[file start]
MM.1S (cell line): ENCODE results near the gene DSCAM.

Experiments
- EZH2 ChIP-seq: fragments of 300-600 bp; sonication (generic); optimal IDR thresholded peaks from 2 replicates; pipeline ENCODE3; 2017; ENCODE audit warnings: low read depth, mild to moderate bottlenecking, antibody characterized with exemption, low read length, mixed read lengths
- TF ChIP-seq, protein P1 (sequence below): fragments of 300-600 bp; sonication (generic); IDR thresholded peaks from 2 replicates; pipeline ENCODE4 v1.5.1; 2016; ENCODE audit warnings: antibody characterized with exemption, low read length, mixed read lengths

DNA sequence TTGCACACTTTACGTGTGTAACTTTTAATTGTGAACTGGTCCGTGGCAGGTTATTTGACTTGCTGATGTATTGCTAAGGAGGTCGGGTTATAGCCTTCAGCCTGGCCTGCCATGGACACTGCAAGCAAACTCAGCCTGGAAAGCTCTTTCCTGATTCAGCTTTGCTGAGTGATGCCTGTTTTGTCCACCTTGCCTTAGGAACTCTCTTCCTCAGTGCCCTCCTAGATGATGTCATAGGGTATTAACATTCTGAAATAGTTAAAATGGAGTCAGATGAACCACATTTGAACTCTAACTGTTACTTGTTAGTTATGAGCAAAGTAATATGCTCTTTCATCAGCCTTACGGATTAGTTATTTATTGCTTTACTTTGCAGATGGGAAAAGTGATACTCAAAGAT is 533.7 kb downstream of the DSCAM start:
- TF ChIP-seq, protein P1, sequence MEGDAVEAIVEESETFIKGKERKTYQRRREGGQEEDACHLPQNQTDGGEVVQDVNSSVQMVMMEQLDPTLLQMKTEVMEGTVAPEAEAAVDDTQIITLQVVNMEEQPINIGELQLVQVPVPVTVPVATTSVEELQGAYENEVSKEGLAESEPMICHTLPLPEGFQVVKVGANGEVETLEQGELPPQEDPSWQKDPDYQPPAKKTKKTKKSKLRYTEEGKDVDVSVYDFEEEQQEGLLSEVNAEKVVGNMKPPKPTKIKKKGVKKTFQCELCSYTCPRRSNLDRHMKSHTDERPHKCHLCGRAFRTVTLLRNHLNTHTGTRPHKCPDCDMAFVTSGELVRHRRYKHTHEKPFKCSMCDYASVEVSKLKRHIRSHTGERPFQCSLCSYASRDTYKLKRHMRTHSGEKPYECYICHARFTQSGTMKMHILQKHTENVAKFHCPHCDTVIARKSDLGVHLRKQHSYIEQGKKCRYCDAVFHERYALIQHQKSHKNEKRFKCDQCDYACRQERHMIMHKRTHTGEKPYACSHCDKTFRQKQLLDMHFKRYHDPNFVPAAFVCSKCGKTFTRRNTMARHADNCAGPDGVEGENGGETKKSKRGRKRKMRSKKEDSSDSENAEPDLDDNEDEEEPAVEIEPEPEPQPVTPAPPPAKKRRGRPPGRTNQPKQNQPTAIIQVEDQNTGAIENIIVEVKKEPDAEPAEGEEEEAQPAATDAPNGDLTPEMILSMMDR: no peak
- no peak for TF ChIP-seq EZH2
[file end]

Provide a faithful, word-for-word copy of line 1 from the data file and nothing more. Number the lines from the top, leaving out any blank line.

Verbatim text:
MM.1S (cell line): ENCODE results near the gene DSCAM.